It is a sad commentary on sections of the compromised, unethical and unprincipled Indian media that both Barkha Dutt and Vir Sanghvi not only continue in their roles but are going around ‘spinning’ or screaming about what they were actually up to, in all likelihood with the support and sanction of their bosses and employers. It is now up to the viewers and advertisers to decide whether channels and publications like NDTV and HT remain widely viewed or read in the future.
The thought or musing rather, expressed in the title of this post was occasioned by several loosely related events and triggers. While it may appear to be a rather staccato style of compiling them, here, without a lot of additional verbiage, are the triggers, issues and musings.
As briefly mentioned in the news report that the link above refers to, this was the response of the ruling party’s minions to the Supreme Court’s censure and query about why the PM has been silent & inactive about what is arguably the biggest heist ever pulled off by a Minister of the Union Cabinet. Andimuthu Raja, the Telecom Minister, had just handed in his resignation a couple of days earlier, after the Opposition had raised an uproar about a scam which, according to the CAG report, approximately led to a loss of USD 40 billion for the exchequer. [ Summary of the CAG report on the 2G Spectrum allocation by the Ministry of Telecom ]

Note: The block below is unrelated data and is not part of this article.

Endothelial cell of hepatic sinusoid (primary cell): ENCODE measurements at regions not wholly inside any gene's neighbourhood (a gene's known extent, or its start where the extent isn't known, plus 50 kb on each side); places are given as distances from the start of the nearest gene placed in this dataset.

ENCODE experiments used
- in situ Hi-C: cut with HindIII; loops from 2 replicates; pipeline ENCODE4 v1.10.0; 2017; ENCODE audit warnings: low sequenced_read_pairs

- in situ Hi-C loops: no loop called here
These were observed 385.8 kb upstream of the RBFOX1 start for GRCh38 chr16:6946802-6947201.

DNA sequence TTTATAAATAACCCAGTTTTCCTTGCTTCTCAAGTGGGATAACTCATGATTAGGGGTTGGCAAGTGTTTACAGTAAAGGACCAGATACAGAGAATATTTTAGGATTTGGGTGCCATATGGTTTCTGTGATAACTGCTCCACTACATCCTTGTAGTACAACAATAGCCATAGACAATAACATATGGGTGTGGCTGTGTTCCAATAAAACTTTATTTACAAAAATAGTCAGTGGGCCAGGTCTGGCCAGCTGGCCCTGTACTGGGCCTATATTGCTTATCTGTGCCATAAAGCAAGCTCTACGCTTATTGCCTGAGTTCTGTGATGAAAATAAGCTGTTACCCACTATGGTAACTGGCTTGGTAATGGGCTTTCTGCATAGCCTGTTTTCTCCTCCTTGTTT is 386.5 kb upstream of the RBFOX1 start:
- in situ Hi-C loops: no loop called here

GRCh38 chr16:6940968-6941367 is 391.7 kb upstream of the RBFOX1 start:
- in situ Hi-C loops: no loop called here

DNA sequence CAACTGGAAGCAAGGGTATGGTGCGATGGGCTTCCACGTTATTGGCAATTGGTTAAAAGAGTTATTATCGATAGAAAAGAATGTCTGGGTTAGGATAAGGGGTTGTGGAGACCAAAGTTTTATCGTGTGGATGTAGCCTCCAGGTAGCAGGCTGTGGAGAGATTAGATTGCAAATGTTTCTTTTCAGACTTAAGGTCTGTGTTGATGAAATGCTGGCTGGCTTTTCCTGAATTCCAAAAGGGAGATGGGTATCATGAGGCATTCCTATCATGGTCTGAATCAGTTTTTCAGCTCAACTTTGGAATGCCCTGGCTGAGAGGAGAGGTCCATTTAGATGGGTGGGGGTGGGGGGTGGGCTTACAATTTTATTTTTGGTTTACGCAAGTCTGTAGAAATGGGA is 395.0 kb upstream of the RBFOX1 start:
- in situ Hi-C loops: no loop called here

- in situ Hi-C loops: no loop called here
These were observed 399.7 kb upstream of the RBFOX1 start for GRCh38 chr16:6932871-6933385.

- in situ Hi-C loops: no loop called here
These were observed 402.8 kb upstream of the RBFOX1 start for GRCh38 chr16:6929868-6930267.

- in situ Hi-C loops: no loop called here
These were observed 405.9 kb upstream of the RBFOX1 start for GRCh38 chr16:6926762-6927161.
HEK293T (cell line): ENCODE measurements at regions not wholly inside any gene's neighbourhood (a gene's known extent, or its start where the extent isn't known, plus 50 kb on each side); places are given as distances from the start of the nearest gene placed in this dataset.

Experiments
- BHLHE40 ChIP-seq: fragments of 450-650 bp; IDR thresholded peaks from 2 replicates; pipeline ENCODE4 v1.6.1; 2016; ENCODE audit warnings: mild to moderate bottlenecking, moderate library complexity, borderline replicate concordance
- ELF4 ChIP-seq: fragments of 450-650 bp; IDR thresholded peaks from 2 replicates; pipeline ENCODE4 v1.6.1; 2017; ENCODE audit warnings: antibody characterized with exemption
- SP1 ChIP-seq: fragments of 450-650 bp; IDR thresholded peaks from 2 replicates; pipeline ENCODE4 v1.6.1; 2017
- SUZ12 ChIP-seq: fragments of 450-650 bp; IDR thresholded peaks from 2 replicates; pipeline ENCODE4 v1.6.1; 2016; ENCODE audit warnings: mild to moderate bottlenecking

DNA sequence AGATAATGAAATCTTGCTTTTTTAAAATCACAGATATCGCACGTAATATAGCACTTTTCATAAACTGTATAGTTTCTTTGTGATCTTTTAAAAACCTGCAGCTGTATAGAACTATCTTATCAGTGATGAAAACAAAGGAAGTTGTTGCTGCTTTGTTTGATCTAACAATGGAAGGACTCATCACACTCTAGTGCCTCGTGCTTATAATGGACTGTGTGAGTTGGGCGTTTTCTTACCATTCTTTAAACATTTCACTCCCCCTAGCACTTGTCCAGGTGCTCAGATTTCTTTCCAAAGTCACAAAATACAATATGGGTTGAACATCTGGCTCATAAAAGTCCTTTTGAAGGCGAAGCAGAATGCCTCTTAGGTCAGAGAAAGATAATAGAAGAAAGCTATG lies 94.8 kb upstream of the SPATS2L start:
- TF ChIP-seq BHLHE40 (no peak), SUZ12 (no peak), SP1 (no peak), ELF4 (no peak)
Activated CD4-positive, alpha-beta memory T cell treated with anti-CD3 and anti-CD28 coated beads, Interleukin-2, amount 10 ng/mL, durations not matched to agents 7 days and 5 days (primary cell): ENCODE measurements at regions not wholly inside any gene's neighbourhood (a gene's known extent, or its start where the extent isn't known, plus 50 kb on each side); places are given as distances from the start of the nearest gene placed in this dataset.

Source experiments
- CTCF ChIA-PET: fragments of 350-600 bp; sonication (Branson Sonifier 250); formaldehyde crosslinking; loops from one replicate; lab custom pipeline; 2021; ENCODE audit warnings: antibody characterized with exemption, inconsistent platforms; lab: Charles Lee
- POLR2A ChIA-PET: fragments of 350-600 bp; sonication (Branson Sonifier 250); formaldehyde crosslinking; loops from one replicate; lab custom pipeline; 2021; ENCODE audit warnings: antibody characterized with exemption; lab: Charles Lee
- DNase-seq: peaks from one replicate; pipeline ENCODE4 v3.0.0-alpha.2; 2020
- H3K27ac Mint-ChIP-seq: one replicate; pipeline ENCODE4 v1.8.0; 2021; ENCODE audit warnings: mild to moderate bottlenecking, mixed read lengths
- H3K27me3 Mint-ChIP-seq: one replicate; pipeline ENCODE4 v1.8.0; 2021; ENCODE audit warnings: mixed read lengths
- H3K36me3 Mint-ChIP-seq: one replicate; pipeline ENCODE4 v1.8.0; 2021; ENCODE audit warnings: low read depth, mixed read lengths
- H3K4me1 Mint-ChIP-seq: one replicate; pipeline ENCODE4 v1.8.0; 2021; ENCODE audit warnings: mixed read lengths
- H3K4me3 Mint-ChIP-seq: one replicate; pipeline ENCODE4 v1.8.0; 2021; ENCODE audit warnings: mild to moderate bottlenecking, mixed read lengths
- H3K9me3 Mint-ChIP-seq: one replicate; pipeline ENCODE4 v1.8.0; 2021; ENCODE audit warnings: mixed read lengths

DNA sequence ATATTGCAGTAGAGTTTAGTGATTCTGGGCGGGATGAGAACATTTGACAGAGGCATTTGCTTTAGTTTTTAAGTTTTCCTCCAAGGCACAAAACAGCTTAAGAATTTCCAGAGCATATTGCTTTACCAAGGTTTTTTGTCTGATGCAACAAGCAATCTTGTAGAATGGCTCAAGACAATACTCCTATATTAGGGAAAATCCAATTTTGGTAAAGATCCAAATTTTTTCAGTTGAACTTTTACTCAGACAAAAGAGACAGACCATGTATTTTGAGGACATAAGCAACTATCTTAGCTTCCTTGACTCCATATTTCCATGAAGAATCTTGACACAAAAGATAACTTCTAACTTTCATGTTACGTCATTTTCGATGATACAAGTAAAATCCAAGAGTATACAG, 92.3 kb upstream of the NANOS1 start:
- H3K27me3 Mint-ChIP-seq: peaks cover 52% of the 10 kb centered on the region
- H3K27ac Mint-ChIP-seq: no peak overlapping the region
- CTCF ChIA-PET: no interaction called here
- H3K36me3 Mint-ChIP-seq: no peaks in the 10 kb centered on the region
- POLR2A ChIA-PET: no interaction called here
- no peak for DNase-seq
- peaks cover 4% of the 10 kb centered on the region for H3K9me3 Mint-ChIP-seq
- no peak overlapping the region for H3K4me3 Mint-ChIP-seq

If you are wondering why A. Raja is so important and how he could perpetrate a scam of such proportions, here’s a nice little piece about him.
The news item (link right at the beginning of this piece) and the associated chain of events, raised a host of issues and queries in my mind. Here they are, in no particular order:
Is it for his chosen minions or for Rahul Gandhi to judge whether Blue Turban is in an ‘embarrassing
position’ or not or is it up to the people of India to judge that? How can this wimp of a man, who has been ‘appointed’ by the Royal Family of India and who serves as a ‘rubber-stamp’ at their pleasure, be expected to hold his own in any discussion or negotiation, internally or externally, when it is widely perceived that he doesn’t have either the spine or the needed authority to act on any important issue independently? As the PM under whose watch humongous corruption, on a scale unheard of before, has been taking place, time & time again, is he not answerable for it all? Why does the media allow him to maintain a Sphinx like silence on such issues and how can he and his minders decide that filing a response, ‘in camera’, to the Supreme Court’s query about his continued silence & inaction is good enough? Why is he not forced to answer that and several other related queries in Parliament? If Manmohan Singh is the best that a country of 1.2 billion people can put up as its leader, is India really the largest democracy, as its leaders are fond of stating at every possible opportunity, or the biggest third-world banana republic?